Wrongfully convicted men take fight for compensation to European Court of Human Rights

Two men who were wrongfully convicted and served long sentences before being freed are taking their fight for compensation to the European Court of Human Rights, The Times reports.

Sam Hallam, 31, and Victor Nealon, in his 50s, argue the law on compensation is incompatible with the right to a free trial, guaranteed under the European Convention on Human Rights.

Mr Hallam served seven years in jail for a murder he did not commit while Mr Nealon served 17 after he was wrongly convicted of attempted rape – both convictions were quashed.

Both men were denied compensation in the UK because they could not satisfy the Justice Secretary beyond all reasonable doubt that they had not committed the offences.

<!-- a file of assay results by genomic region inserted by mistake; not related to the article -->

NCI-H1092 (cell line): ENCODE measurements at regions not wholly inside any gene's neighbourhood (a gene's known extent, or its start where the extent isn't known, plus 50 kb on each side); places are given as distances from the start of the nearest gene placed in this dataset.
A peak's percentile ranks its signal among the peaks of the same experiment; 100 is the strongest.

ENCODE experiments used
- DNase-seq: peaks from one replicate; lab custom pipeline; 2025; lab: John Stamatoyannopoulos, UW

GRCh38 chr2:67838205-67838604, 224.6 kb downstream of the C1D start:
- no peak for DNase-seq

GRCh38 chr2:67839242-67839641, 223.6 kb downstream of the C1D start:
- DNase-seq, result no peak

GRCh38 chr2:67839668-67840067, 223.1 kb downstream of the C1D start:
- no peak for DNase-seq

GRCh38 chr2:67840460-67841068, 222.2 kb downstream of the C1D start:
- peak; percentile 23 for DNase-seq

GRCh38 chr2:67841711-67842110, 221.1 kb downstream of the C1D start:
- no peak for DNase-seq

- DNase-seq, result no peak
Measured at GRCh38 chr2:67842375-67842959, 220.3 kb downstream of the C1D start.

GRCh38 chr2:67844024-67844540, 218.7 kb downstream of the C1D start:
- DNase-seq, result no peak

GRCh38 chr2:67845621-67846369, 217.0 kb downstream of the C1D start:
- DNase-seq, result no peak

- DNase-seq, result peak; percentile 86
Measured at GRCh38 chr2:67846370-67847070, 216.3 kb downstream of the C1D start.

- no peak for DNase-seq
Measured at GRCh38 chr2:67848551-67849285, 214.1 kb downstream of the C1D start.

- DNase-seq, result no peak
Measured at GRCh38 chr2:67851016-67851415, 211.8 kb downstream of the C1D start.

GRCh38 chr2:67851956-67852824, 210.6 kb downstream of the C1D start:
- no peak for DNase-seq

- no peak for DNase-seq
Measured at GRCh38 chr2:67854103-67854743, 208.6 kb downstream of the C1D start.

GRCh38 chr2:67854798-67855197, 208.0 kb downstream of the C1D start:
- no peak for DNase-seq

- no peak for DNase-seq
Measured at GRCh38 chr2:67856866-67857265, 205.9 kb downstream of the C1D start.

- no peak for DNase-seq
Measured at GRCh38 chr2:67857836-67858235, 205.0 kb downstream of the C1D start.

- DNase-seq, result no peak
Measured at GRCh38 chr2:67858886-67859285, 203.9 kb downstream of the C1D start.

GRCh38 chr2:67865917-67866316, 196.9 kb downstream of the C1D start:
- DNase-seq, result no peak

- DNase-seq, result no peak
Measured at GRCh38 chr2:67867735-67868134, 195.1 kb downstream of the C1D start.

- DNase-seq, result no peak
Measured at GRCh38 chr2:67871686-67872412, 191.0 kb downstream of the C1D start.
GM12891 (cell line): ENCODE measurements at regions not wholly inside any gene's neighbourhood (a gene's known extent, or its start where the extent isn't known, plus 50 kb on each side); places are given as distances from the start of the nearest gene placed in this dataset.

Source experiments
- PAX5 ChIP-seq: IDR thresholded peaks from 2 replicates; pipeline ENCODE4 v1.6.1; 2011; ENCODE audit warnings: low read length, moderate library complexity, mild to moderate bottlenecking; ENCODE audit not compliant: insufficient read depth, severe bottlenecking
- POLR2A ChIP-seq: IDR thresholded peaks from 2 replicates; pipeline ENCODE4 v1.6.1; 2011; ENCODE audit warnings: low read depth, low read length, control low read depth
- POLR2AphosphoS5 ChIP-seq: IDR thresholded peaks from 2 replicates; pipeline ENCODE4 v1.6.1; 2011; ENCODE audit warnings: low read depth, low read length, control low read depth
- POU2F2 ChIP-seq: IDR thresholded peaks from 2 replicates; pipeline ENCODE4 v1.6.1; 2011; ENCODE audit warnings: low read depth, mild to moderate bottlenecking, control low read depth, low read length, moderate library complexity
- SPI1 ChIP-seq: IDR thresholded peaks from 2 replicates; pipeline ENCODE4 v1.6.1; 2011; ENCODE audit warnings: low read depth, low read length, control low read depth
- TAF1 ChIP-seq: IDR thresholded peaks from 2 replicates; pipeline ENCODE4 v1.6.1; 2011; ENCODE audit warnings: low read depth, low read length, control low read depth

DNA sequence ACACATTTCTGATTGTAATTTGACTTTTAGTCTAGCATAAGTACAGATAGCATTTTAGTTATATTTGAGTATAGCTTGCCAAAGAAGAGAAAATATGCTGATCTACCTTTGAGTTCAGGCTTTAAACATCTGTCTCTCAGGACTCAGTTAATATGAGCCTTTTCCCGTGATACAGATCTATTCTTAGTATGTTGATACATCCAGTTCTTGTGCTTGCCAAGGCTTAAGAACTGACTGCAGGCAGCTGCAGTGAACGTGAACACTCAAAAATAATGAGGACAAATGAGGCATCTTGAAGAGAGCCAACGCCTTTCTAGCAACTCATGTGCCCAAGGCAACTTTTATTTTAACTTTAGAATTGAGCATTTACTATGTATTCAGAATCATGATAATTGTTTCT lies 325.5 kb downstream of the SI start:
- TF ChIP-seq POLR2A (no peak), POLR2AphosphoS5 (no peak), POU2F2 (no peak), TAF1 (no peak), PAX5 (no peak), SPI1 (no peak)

The UK Supreme Court ruled earlier this year that the law was compatible with the presumption of innocence. Lawyers for the men argue this judgment is inconsistent with the ECtHR’s case law; that it offends the presumption of innocence and places an impossible burden on the applicant.

Mark Newby, who represents Mr Nealon, said: “How we treat the wrongfully convicted says everything about the sort of society we want to be.

“It should not be forgotten that the hurdle to even quash a wrongful conviction is set impossibly high and for those who have climbed that mountain it is wrong to ask them to scale the same mountain again and prove to the government beyond reasonable doubt that they are innocent.”

He added: “If you weren’t at the scene of a murder or the DNA on a victim’s clothing wasn’t you but somebody else, what more should have to be said?”

Andrea Coomber, director of Justice, a campaign group, said: “This area of law needs urgent and serious overhaul by parliament to ensure that where miscarriage of justice occurs, there is appropriate reparation.

“People who have served years in prison and had their convictions quashed deserve support to try to rebuild their lives. This includes not only compensation but readily available and suitable accommodation, financial allowances, psychological treatment and a review of what went wrong.”

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